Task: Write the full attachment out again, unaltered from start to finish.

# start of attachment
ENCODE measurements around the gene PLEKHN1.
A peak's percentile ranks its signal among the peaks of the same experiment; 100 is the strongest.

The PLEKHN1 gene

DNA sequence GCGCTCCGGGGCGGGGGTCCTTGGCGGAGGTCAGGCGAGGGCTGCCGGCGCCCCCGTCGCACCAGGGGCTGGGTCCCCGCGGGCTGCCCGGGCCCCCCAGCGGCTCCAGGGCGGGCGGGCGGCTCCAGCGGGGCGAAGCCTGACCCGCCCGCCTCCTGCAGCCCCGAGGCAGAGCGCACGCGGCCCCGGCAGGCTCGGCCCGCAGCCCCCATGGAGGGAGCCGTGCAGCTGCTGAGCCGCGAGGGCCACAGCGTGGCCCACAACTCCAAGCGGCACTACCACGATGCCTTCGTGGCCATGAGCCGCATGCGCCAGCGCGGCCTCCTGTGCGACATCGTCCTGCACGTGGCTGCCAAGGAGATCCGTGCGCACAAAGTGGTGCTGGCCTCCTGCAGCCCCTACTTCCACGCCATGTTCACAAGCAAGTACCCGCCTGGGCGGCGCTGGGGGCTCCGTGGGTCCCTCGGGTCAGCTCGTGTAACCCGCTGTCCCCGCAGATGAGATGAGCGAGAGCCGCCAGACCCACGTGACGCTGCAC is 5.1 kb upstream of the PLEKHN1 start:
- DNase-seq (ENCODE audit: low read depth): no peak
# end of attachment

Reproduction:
ENCODE measurements around the gene PLEKHN1.
A peak's percentile ranks its signal among the peaks of the same experiment; 100 is the strongest.

The PLEKHN1 gene

DNA sequence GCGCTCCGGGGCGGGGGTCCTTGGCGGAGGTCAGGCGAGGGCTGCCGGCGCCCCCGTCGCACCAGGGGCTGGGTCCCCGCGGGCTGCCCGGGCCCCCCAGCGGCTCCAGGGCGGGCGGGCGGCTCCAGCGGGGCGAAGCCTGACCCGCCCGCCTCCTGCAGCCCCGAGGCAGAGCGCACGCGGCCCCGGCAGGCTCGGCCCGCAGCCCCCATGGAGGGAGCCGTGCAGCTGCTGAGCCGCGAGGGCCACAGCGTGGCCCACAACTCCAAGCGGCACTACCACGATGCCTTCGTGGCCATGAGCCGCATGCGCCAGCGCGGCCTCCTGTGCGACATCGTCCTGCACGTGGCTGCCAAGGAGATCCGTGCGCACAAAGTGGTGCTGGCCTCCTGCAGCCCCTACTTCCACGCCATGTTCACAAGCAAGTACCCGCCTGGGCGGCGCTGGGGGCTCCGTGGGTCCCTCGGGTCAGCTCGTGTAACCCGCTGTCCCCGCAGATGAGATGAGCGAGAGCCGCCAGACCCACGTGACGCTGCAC is 5.1 kb upstream of the PLEKHN1 start:
- DNase-seq (ENCODE audit: low read depth): no peak